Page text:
Infinis, which is owned by Guy Hands’ Terra Firma private equity firm, has offices in Edinburgh and Northampton and operates 147 power plants across the UK, including seven wind farms in Scotland.
Recent reports have suggested that Terra Firma, which also owns the Odeon cinema chain, is seeking an initial public offering (IPO) for Infinis in Toronto, potentially valuing the business at £1 billion, but it may also consider a buyout. A spokesman declined to comment on its plans.
Marchant, who stepped down from Perth-based SSE in July after a decade at the helm, said: “Infinis is a modern renewable power generator with a strong asset base, attractive growth prospects and professional and experienced management team.
“I look forward to working with the company and the management team to continue its successful track record and realise its growth potential.”
Infinis was formed in 2006 as a spin-off from Terra Firma’s Waste Recycling Group, which it sold to Spanish construction and utilities firm FCC for £1.4bn.
The firm, which employs 375 people, generates about 7 per cent of the UK’s total renewable power and is the largest generator of electricity from landfill gas, with a market share of about 40 per cent. It also has ten hydro-electric facilities, including one on the river Duror in Argyll.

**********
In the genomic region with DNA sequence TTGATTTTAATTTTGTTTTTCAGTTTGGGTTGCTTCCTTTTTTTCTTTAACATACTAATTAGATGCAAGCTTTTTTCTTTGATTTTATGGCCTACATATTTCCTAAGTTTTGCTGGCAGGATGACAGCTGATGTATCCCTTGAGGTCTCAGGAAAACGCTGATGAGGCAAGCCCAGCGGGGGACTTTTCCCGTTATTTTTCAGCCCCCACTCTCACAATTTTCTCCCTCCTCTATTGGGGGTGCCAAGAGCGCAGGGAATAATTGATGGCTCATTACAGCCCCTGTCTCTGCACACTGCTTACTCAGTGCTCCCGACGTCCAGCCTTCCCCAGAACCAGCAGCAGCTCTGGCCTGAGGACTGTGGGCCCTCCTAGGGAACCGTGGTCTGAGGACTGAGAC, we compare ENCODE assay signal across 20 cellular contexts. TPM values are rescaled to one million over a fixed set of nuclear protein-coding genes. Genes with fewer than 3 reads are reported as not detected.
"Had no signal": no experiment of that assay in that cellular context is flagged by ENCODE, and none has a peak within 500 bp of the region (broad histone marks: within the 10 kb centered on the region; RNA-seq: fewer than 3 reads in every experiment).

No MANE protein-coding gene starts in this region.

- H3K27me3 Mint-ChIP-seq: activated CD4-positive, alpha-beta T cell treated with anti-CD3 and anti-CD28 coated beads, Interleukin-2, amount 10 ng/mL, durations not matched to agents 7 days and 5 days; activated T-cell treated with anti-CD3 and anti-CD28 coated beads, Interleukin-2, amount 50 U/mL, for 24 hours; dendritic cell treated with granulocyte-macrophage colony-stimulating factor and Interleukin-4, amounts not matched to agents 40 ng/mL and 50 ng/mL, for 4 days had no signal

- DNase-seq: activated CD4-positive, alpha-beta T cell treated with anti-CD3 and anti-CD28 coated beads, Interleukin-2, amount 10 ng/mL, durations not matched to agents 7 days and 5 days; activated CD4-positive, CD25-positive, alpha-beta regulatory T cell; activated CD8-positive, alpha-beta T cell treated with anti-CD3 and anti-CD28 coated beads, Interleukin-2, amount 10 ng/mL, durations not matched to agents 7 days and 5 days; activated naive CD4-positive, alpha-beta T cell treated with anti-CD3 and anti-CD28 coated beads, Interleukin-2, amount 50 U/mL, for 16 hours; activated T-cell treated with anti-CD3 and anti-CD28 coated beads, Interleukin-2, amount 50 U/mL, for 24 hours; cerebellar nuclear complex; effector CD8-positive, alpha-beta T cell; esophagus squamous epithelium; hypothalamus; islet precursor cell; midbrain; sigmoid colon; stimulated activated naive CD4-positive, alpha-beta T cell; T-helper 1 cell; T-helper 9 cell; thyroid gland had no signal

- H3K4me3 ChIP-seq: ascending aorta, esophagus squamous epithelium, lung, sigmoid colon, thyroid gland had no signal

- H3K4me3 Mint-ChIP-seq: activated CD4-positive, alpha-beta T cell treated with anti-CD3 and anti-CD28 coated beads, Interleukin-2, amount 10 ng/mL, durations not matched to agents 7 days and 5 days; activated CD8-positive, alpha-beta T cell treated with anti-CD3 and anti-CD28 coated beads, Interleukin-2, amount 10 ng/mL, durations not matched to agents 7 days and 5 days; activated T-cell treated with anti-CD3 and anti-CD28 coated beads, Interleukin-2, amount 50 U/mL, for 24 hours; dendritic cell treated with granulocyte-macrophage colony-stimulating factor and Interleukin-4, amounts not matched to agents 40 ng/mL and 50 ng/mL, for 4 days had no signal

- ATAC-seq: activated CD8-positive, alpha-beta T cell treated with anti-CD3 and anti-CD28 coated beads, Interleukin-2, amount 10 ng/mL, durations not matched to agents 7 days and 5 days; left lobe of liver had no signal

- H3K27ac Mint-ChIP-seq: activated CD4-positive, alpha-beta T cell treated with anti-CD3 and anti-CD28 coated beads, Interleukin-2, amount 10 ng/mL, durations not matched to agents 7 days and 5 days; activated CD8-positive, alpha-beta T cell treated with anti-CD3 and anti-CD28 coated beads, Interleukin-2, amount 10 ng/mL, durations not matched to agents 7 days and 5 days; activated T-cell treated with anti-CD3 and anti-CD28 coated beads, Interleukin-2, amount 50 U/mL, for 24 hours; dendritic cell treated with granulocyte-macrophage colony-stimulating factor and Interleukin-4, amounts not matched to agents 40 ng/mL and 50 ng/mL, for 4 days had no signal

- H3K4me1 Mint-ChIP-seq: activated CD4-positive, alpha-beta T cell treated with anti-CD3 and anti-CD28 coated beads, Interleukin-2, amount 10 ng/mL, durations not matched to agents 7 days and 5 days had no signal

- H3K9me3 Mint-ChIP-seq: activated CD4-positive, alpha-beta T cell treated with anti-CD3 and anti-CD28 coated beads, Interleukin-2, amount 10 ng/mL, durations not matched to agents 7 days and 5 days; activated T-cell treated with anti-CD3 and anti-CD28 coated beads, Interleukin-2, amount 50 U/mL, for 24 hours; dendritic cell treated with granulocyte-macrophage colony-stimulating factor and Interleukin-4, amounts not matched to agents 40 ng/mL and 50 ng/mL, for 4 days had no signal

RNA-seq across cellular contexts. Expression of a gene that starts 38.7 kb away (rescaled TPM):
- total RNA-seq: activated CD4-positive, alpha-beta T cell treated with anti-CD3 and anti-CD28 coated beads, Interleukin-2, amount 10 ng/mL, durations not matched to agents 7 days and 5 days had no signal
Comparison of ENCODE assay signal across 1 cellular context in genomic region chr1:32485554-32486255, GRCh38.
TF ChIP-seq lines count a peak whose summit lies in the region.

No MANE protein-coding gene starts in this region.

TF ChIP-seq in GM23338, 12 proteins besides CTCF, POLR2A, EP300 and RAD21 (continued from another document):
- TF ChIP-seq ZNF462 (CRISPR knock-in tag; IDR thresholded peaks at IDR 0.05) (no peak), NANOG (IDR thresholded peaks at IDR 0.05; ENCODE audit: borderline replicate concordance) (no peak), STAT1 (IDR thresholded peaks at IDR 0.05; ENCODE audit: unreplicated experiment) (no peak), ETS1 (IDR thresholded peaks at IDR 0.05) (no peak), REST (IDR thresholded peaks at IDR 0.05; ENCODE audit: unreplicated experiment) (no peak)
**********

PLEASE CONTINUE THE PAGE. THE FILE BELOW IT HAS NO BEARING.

All of its wind energy activities are managed from its Edinburgh office, which has 15 staff.
Last month Infinis posted a 26 per cent jump in profits to £24.2m for the first quarter of its financial year, on revenues 25.3 per cent higher at £41.9m.
Current chair Mike Kinski, a former chief executive of transport group Stagecoach, will become a non-executive director if the float goes ahead.
He said: “As Infinis looks to the future, we are confident that Ian’s guidance will be invaluable and enable the company to further build on its strengths as the UK’s largest independent renewable power generator.”